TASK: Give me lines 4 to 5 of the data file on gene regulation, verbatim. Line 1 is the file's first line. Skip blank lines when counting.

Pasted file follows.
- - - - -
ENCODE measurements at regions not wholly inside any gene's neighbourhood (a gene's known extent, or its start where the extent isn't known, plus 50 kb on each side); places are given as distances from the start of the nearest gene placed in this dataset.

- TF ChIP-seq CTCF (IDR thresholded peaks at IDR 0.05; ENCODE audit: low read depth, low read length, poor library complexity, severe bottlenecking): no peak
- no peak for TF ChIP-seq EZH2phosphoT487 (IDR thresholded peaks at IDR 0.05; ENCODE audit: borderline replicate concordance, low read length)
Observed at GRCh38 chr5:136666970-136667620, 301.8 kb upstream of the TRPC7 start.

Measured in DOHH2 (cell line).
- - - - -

Observed at GRCh38 chr5:136666970-136667620, 301.8 kb upstream of the TRPC7 start.

Measured in DOHH2 (cell line).